It was four o’clock on a Friday afternoon when BuzzFeed’s Andrew Kaczynski, a 22-year old student at St. John’s College, made a serendipitous discovery. Kaczynski, who has already generated a lot of buzz this election season for his talent at mining the Internet for embarrassing material on political candidates, was browsing the web archives of old Mitt Romney sites (Free Strong America, in this case), as he periodically does, looking for nothing in particular.

He found an op-ed Romney had written in July 2009 for USA Today, titled “Why the rush, Mr. President?” In the essay, Romney endorses the Massachusetts health care plan that became law during his governorship of the state—and its individual mandate—as a health care reform model for President Obama.

The op-ed proved that one of Romney’s frequent campaign claims—that he has always argued that the mandate was right for Massachusetts, but not the nation—was false.

In his blog post, “Romney’s Mandate Argument Gets Even Shakier,” The New Republic’s Jonathan Cohn asked:

How good is Buzzfeed’s Andrew Kaczynski? How lame are the opposition researchers for Mitt Romney’s Republican rivals? We now know that the answer to both questions is “very.”

Accordingly, news of the “unearthed” op-ed—nevermind that it was only 2.5 years old and had been published in the nation’s most-read daily newspaper—spread quickly, shaking the pundit class and recharging Rick Santorum with a rock-hard talking point.

National Review’s Andrew McCarthy called the op-ed “very significant.” Joe Scarborough spoke of the revelation on Morning Joe as if Romney, the campaign’s most reputed flip-flopper, had committed his greatest betrayal: “He lied yesterday—it was on videotape.”

Since then, Santorum has made the op-ed central to his stump speech. Journalists, including Kaczynski, have been digging through archives trying to pin down when Romney thought what about health care. And last Wednesday, Fox anchor Megyn Kelly grilled the candidate over a statement he made in 2008: “I like mandates.”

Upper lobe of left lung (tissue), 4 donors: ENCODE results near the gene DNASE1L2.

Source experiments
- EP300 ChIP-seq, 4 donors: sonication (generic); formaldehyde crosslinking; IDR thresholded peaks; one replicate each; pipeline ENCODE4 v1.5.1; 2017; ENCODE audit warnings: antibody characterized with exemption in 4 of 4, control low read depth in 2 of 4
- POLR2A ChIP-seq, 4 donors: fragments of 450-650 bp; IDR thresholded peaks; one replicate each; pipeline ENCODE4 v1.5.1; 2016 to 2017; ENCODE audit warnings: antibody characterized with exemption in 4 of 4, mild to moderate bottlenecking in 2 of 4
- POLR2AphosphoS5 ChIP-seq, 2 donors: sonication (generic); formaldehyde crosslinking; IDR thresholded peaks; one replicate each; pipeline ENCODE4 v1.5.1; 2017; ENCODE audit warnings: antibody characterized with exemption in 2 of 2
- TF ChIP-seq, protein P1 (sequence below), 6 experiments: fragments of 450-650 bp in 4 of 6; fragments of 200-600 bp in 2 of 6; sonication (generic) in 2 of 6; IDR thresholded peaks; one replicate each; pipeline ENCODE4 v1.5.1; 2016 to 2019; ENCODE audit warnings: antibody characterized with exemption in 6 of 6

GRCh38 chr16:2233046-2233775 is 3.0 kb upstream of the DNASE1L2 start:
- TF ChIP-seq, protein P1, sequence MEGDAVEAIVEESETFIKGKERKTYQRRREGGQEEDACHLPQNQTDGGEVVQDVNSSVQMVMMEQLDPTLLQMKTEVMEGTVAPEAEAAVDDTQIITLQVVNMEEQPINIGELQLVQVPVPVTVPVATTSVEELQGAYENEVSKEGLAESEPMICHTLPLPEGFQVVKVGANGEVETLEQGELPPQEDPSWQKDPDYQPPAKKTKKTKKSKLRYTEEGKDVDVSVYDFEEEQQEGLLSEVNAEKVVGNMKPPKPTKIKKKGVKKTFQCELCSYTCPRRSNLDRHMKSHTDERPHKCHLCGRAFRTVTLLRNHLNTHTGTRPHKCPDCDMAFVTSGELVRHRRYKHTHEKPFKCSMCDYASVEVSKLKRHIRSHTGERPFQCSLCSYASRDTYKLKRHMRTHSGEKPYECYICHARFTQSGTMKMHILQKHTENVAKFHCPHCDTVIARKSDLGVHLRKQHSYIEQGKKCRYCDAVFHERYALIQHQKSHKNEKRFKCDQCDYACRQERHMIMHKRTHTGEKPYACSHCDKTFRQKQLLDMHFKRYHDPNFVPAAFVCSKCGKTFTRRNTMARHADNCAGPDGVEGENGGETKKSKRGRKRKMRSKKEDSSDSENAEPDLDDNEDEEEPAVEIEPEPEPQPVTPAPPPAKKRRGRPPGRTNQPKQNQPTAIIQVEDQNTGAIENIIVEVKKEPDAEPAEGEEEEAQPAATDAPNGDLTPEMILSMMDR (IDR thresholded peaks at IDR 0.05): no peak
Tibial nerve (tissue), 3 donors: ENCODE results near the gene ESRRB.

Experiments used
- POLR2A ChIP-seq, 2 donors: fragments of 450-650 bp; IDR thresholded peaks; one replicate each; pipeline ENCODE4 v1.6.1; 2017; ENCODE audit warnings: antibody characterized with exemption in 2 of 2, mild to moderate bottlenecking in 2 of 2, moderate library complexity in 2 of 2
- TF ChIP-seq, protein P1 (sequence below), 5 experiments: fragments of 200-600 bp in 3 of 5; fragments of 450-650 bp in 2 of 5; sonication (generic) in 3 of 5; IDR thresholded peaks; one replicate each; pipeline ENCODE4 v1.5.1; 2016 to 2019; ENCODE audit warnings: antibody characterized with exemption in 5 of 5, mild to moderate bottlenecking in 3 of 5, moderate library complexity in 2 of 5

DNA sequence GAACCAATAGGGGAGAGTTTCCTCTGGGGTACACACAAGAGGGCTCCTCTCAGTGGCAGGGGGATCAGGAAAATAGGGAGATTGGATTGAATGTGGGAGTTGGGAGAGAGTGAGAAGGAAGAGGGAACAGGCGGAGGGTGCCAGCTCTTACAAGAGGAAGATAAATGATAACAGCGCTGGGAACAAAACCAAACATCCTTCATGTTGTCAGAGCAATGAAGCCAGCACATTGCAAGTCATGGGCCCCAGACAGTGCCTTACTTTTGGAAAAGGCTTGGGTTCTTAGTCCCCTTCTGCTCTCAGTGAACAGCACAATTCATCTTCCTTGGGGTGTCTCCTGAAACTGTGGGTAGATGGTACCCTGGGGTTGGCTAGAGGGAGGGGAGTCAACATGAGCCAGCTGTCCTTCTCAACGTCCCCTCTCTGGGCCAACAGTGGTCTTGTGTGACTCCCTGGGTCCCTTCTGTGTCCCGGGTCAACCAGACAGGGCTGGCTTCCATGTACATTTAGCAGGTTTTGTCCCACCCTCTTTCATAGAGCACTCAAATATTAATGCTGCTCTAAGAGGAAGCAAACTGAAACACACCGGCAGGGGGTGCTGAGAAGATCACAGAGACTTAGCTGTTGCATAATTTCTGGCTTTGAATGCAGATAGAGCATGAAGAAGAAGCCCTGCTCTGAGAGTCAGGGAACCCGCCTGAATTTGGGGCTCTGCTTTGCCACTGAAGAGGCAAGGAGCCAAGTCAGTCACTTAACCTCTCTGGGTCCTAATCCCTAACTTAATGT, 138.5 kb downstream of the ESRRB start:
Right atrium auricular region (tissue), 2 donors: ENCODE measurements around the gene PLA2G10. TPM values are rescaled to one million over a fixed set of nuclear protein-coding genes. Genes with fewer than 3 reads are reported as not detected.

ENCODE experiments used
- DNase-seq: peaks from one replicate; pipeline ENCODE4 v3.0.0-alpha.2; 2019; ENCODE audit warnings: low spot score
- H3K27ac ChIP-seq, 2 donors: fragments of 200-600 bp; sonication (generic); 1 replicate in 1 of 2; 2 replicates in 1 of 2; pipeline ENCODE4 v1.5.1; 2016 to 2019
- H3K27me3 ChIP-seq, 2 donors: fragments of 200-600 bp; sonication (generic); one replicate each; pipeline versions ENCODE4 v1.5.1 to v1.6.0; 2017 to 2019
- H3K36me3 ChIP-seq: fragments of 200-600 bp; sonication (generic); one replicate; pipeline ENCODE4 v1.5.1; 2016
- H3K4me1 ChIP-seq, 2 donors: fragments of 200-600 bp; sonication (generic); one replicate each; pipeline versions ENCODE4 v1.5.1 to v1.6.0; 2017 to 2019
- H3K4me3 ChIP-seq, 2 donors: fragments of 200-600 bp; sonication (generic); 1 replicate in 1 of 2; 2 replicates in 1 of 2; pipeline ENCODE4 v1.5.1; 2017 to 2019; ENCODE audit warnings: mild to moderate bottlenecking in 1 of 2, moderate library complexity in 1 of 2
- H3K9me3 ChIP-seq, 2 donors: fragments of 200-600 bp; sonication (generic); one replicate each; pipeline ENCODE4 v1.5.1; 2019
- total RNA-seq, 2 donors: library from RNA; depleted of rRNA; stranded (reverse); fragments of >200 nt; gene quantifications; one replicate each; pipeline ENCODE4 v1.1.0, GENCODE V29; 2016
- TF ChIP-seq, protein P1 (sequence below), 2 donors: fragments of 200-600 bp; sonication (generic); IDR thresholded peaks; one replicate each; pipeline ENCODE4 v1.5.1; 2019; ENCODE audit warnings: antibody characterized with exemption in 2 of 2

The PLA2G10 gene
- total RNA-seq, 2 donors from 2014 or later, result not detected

Not everyone cried “flip-flop”. See Glenn Kessler and Jonathan Chait’s columns for two thoughtful, opposing takes. But, if we accept that there’s meaningful news here, why is the press only wrestling with the issue now? And why did the op-ed (and supporting video) only come to wide attention through the archive-surfing of a part-time BuzzFeed reporter?

Part of the answer may be the mythology that has developed around the college-aged Kaczynski himself. More often called an “opposition researcher” than a journalist, he has quickly built a reputation that commands attention among others in the press for his finds.

Having BuzzFeed, purveyor of “the hottest, most social content on the web,” as the platform for those finds, no doubt helps, as does the backing of Ben Smith, BuzzFeed’s scoop-framing, meme-making editor-in-chief. In this case, so did the initially intriguing nugget that when you searched the USA Today site for Romney’s op-ed you got this. Rick Santorum (and surely some others) implied there were sinister forces at work, overlooking the easy-to-ascertain fact that the page could not be displayed for the same perfunctory and banal reason that other op-eds from that era could not be displayed.

I asked Kaczynski if he was surprised Romney’s op-ed, or more generally his position at the time, hadn’t emerged before.

He said no, because Santorum and Gingrich have only “bare-bones operations,” and don’t have teams in place for fundraising or opposition research.

And the media? Shouldn’t they be aware of the candidates’ positions, and question and report—not in the accusatory “gotcha” fashion of the day, but constructively—when they have revised their positions and why? That was a little more surprising to him, he said, given that the op-ed led him to a “whole Pandora’s box” of video clips and statements documenting that Romney advocated Massachusetts’ health care plan for the nation before he didn’t.

It is surprising to us, too. As a 22-year-old, Kaczynksi wasn’t following politics that closely in 2009. Most of the rest of the press corps doesn’t have that excuse and its collective amnesia about this relatively recent history is pretty bizarre.

The fact that a few of them had wrestled with the context—either to much less media traction or to traction that has since been forgotten—is also a sign of our noisy times.

Scott Helman is one. The Boston Globe reporter has chronicled Romney’s history on health care for his paper and in The Real Romney, a book he co-authored with Michael Kranish. “Romney’s words on health care have been under the microscope long before that op-ed resurfaced,” he said.

Erika Fry is a former assistant editor at CJR.